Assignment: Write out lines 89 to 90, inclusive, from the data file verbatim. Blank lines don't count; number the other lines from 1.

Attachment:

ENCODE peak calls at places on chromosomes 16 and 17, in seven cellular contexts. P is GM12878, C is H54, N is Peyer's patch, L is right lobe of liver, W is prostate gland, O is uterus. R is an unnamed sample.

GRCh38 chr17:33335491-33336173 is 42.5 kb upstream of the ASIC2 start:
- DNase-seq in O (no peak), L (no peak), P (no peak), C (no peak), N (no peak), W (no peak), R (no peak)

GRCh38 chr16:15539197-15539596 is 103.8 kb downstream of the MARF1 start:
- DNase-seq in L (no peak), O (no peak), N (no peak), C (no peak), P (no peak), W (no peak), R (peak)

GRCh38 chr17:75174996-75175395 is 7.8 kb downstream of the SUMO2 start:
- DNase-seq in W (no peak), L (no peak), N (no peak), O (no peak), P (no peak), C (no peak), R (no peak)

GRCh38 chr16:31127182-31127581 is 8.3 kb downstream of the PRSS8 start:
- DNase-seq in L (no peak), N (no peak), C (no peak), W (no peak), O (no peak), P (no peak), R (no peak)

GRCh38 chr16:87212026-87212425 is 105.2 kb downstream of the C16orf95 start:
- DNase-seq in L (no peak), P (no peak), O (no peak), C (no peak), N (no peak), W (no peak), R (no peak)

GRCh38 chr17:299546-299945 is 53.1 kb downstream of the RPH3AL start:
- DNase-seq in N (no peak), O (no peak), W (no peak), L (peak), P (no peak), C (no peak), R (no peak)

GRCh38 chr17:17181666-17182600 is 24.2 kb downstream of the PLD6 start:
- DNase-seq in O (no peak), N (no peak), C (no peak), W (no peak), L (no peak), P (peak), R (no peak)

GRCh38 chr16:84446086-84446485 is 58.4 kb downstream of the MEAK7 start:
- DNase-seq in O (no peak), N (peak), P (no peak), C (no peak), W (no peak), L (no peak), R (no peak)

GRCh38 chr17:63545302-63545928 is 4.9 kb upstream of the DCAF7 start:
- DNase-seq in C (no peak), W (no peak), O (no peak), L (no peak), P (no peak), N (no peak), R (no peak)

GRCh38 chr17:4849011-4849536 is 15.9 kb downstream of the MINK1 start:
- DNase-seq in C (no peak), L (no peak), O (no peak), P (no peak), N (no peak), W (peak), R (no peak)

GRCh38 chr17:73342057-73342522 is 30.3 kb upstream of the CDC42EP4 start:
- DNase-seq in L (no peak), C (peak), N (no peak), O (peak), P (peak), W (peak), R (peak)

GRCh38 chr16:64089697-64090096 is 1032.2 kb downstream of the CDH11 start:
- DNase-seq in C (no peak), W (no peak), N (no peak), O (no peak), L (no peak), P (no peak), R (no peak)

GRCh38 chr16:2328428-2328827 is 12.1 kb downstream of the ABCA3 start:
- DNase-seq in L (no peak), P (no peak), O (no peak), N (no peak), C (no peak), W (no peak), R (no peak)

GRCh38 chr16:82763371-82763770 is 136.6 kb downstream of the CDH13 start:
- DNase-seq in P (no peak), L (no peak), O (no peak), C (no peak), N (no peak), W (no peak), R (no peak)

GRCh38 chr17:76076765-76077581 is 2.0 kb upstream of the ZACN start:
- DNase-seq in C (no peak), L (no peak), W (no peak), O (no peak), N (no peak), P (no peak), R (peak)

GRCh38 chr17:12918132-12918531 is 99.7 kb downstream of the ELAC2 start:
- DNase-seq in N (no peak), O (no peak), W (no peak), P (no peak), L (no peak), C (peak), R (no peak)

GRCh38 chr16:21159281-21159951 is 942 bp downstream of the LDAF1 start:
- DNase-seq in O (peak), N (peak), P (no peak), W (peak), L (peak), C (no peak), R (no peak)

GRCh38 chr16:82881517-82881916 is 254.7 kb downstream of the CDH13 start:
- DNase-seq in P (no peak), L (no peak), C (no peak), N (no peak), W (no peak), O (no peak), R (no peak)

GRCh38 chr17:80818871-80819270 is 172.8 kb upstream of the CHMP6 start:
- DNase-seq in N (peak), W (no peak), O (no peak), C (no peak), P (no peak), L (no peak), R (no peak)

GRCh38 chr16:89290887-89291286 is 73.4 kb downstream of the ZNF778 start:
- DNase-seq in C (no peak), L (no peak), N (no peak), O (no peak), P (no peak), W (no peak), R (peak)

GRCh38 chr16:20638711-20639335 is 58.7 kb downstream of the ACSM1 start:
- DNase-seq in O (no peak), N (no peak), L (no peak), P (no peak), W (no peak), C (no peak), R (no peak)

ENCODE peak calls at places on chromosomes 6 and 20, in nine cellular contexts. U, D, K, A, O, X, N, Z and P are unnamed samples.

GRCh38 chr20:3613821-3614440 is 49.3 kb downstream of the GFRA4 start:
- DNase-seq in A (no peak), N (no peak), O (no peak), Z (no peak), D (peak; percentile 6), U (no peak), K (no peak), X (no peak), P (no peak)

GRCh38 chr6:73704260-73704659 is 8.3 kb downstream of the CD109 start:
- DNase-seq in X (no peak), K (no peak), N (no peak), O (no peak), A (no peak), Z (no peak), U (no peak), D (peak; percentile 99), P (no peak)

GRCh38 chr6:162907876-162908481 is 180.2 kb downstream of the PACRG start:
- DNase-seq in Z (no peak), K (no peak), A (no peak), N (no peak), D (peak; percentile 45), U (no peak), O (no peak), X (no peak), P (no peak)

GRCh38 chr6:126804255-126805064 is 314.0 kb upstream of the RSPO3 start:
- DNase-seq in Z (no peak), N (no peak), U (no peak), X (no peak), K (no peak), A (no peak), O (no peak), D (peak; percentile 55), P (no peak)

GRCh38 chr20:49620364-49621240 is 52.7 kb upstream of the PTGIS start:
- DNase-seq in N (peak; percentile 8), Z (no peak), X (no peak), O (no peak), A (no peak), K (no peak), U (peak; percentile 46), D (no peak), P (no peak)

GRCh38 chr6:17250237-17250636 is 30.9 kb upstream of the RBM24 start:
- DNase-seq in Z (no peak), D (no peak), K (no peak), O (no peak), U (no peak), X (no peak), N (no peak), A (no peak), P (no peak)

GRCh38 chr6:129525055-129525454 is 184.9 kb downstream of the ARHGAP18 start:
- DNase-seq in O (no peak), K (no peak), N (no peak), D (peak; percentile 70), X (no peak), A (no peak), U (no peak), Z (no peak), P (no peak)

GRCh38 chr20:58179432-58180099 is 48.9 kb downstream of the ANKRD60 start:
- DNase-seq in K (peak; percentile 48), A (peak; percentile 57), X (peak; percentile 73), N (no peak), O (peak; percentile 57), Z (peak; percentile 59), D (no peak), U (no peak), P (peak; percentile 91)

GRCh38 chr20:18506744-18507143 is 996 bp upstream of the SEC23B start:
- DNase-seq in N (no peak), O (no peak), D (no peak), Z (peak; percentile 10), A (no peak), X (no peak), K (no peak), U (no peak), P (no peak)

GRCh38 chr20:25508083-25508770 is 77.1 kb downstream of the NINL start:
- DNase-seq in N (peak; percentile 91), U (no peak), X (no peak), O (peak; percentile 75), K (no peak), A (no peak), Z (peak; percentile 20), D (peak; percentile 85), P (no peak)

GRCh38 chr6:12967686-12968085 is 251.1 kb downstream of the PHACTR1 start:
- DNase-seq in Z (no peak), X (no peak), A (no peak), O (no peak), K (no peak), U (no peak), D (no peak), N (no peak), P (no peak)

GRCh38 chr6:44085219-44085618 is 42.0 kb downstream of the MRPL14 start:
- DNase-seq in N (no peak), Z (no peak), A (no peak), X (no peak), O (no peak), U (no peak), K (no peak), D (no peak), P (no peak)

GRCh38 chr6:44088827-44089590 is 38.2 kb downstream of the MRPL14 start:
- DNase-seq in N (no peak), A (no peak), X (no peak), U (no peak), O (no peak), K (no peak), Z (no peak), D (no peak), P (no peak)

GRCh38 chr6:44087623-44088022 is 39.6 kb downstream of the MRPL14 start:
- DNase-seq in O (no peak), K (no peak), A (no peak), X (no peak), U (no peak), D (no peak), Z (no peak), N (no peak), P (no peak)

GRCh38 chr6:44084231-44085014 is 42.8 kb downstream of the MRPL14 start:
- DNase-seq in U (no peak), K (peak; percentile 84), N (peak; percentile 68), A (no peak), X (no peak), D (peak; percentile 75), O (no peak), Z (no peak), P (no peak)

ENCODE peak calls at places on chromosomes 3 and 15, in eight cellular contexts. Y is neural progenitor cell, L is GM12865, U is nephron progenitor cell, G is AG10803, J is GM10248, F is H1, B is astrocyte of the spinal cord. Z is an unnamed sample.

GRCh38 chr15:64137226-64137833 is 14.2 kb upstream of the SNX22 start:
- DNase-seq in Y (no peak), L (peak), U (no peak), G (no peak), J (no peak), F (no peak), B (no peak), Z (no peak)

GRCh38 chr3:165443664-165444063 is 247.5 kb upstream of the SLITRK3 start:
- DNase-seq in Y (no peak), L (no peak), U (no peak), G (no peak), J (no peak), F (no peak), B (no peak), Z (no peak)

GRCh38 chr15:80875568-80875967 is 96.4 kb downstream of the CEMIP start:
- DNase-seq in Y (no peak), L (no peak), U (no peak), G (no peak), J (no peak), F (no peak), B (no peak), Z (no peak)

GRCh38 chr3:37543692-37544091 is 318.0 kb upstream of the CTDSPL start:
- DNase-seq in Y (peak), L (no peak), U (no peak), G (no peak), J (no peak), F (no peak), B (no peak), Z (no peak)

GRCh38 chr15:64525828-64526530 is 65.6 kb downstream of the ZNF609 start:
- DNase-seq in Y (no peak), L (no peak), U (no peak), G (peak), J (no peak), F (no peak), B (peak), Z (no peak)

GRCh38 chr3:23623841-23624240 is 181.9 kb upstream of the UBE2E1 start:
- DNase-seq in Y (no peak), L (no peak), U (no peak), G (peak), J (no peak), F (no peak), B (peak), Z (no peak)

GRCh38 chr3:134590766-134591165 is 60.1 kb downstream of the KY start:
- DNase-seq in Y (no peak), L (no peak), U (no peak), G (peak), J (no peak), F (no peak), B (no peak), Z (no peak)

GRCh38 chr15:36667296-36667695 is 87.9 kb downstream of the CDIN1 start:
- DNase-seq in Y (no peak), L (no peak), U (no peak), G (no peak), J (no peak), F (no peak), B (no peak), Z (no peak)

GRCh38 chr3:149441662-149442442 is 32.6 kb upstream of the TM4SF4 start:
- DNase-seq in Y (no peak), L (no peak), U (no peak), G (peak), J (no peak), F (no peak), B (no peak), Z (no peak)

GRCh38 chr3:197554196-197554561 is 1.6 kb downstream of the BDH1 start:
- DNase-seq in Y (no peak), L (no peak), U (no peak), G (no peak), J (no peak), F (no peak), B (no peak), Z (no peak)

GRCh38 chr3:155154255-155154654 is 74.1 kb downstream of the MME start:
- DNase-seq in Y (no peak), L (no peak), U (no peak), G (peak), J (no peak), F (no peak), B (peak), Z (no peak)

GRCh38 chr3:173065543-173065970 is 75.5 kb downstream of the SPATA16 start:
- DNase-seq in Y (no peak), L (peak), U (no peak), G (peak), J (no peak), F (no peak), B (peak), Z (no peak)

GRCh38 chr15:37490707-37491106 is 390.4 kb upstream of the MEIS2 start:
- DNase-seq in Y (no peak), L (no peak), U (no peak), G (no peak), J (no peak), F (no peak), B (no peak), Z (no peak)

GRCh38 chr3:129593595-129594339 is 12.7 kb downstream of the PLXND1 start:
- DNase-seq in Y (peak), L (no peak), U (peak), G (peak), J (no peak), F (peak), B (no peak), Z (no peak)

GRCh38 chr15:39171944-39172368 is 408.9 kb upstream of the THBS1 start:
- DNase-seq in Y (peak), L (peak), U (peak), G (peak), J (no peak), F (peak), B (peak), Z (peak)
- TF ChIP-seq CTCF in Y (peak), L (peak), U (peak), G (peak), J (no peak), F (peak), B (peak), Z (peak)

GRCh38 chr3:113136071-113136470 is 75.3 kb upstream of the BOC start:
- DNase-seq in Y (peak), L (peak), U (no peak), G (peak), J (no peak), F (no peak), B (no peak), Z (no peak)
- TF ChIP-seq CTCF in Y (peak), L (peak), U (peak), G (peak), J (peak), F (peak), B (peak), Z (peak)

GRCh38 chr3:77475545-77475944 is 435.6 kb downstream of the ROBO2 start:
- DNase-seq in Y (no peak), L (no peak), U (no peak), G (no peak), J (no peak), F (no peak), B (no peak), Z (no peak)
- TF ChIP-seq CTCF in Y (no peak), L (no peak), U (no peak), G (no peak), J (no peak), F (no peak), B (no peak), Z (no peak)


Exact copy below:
- DNase-seq in Y (no peak), L (no peak), U (no peak), G (peak), J (no peak), F (no peak), B (no peak), Z (no peak)

GRCh38 chr15:36667296-36667695 is 87.9 kb downstream of the CDIN1 start: